Report No FR/D0007

Final Report


Sept 1992


This report reviews the current applicability of four processes used for disinfection of sewage, microfiltration, ultraviolet radiation (UV), ozonation and lime treatment, and examines the available data on these processes in respect of efficacy of micro-organism inactivation, environmental effects and capital and operating costs.

On micro-organism removal microfiltration can be very effective even if used for low quality effluents. However, the reliable application of this technology at full scale to low quality effluent is yet to be fully demonstrated, and considerable development work is currently being undertaken. UV also appears to be effective in reducing numbers of indicator organisms, pathogenic bacteria and viruses. Its application is limited to good quality effluents, ie, essentially secondary effluents. However reactivation of bacteria may occur in some cases following UV disinfection.

Only limited useful data are available to assess the application of ozone despite its widespread use in the USA. Ozone appears to moderately inactivate pathogenic bacteria and viruses in secondary effluents.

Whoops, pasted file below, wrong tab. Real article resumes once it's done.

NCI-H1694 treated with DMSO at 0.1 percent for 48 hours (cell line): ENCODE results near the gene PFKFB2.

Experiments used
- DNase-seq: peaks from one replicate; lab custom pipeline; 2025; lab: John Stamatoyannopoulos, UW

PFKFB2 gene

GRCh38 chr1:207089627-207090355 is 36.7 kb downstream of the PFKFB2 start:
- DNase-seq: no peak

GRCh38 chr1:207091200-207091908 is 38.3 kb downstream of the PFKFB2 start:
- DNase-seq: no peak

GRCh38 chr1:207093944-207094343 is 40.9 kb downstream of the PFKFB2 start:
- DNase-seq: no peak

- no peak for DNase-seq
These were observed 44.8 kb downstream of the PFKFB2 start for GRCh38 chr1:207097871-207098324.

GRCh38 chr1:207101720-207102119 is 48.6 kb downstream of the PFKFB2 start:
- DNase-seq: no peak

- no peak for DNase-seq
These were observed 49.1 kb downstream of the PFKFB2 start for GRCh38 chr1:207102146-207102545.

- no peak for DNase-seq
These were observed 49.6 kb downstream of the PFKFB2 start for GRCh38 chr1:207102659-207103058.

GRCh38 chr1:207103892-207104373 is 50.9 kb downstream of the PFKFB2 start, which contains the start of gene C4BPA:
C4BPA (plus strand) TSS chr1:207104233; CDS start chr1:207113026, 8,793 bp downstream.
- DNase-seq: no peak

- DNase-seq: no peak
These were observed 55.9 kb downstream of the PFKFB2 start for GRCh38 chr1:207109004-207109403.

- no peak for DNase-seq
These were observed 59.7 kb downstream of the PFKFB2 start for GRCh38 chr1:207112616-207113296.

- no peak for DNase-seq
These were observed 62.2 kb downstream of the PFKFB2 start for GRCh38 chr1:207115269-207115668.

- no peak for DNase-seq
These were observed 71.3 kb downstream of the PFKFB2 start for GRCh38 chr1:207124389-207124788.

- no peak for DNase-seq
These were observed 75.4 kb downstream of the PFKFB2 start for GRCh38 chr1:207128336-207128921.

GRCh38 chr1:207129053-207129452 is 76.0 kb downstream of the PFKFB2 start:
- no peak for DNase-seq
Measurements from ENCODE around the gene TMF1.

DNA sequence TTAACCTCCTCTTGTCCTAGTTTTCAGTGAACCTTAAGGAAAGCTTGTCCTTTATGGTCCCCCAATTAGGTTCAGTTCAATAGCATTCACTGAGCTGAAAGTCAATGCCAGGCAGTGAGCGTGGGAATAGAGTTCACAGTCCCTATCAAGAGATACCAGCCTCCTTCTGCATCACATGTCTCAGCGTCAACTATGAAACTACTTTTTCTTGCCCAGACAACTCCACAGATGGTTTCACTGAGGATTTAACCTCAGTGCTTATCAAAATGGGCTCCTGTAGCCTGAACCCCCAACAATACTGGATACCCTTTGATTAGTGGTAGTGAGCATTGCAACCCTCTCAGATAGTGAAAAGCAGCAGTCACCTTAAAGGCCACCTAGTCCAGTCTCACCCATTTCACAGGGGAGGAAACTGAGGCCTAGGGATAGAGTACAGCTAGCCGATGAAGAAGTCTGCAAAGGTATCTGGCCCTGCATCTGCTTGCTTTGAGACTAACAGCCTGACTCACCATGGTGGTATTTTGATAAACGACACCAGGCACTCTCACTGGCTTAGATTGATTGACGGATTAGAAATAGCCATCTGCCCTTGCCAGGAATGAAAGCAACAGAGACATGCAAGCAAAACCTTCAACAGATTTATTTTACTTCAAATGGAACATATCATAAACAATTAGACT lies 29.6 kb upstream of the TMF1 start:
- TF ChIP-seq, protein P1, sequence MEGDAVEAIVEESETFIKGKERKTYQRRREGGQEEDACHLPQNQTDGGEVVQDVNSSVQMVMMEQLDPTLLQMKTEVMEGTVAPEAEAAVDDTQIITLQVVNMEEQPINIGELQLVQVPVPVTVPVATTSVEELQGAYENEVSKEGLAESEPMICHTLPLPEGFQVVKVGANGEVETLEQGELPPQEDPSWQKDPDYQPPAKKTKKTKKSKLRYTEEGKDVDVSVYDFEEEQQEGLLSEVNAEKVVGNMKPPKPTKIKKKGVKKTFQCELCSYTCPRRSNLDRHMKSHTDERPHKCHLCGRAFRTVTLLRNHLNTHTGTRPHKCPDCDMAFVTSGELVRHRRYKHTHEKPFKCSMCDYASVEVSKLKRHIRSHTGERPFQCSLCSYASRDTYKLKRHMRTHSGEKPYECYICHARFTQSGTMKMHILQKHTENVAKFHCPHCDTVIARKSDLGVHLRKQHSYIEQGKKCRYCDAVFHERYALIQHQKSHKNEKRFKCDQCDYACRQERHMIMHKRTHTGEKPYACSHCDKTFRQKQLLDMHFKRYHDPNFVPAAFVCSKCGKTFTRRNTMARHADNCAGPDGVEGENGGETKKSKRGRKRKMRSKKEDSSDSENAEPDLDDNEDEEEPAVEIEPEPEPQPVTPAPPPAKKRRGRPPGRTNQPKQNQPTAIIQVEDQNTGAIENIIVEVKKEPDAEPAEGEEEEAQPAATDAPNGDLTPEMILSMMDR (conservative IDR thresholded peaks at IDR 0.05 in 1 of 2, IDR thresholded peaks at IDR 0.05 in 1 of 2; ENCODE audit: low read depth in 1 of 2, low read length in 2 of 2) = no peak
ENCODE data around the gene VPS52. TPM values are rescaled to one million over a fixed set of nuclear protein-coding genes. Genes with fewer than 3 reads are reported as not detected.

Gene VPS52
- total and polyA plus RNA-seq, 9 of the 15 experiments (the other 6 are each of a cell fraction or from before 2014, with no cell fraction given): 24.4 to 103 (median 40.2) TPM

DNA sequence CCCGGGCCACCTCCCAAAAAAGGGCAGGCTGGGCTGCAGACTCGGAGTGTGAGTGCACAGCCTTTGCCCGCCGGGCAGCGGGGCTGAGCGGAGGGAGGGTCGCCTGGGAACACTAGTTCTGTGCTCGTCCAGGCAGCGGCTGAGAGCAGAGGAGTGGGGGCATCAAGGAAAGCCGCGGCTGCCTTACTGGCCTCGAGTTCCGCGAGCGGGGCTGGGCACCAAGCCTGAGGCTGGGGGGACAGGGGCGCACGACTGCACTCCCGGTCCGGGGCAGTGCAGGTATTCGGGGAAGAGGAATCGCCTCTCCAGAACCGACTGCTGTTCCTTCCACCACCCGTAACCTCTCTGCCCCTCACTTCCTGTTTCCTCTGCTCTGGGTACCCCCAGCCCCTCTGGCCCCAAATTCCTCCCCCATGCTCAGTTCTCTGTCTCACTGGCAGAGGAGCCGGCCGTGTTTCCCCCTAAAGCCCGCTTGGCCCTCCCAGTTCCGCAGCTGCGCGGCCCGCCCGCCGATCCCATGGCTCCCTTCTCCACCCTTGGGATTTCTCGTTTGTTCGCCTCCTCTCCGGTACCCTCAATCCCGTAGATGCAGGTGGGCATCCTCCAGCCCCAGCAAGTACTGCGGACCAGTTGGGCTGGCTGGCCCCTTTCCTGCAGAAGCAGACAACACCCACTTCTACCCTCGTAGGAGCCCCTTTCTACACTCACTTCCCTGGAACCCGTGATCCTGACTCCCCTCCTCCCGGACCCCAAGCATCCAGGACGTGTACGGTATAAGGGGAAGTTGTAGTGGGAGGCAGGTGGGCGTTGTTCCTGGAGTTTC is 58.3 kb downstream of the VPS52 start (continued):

Clariflow acts as a primary treatment process as well as achieving a high degree of disinfection at high pH. The process seems to be effective in removing pathogenic bacteria, spores and cysts from raw sewage. Data for viral inactivation are scarce, with different reports stating reasonable or poor removal.

The report examines practical aspects of disinfection systems and environmental effects, although available information on environmental effects is somewhat limited. Costs are also examined.

The report concludes with a review of novel treatment processes and further research needs.

Copies of the report are available from FWR, price 15.00, less 20% to FWR Members.